Identification of constitutive androstane receptor and glucocorticoid receptor binding sites in the CYP2C19 promoter by Chen Yuping, Ferguson Stephen S, Negishi Masahiko, Goldstein Joyce A in Molecular pharmacology (2003).

[PMID: 12869636] PubMed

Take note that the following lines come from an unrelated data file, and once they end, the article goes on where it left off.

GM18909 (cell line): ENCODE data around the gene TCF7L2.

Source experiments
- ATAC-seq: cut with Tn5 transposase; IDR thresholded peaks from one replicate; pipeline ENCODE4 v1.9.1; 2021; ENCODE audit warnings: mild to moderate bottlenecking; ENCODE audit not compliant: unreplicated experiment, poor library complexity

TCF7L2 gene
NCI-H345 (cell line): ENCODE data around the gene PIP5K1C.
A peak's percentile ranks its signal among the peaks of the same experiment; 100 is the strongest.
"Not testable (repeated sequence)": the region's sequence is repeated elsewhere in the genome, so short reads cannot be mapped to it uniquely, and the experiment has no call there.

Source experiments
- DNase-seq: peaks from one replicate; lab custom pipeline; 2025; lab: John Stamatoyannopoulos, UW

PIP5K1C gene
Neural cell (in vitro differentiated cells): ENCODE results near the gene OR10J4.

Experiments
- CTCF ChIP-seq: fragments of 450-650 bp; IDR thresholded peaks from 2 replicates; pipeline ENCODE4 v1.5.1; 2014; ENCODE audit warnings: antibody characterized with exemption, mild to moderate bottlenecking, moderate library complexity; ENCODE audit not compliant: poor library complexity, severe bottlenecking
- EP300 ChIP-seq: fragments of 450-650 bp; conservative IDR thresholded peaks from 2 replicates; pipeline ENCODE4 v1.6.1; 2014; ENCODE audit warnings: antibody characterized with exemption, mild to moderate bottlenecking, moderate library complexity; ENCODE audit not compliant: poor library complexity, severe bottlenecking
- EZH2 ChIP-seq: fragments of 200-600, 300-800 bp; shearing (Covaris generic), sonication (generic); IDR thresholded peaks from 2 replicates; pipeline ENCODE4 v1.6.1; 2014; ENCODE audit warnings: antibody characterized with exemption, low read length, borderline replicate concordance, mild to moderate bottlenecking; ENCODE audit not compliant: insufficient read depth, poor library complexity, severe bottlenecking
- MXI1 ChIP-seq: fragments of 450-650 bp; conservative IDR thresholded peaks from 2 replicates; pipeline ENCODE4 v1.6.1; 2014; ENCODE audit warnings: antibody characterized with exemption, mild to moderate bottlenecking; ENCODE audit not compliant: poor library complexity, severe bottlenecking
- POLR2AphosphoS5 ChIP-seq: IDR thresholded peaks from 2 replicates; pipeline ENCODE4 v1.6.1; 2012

CYP2C19 is an important human drug-metabolizing enzyme that metabolizes a number of clinically used drugs including the antiulcer drug omeprazole, the anxiolytic drug diazepam, the beta-blocker propranolol, the antimalarial drug proguanil, certain antidepressants and barbiturates, and the prototype substrate S-mephenytoin. Previous studies show that compounds such as rifampicin and dexamethasone induce CYP2C19 both in vivo in humans and in vitro in human hepatocytes. This study examines the transcriptional regulation of CYP2C19. Analysis of the CYP2C19 promoter revealed a single constitutive androstane receptor (CAR) binding site (CAR-RE; -1891/-1876 bp) and a glucocorticoid-responsive element (GRE; -1750/-1736 bp). Gel-shift assays showed that CAR-RE binds CAR and pregnane X receptor (PXR). Cotransfection with hCAR, mCAR, or hPXR in HepG2 cells up-regulated transcription of CYP2C19 promoter constructs, whereas mutation of the -1891-bp CAR-RE abolished up-regulation. Expression with hCAR also up-regulated endogenous CYP2C19 mRNA content in HepG2 cells. Androstenol repressed the mCAR-mediated constitutive activation of the CYP2C19 promoter in HepG2 cells, whereas the potent mCAR ligand 1,4-bis[2-3,5-dichloropyridyloxyl)] benzene derepressed this response. Rifampicin produced a modest increase in promoter activity in cells cotransfected with hPXR. Dexamethasone activated the -2.7-kb CYP2C19 promoter constructs in HepG2 cells only in the presence of cotransfected glucocorticoid receptor (GR), whereas the GR antagonist mifepristone inhibits this response. Mutation of the GRE abolishes dexamethasone activation. This is the first study to identify nuclear receptor binding sites (CAR/PXR and GR) in the CYP2C19 promoter and to suggest that these receptors may up-regulate CYP2C19 constitutively and possibly its response to drugs.

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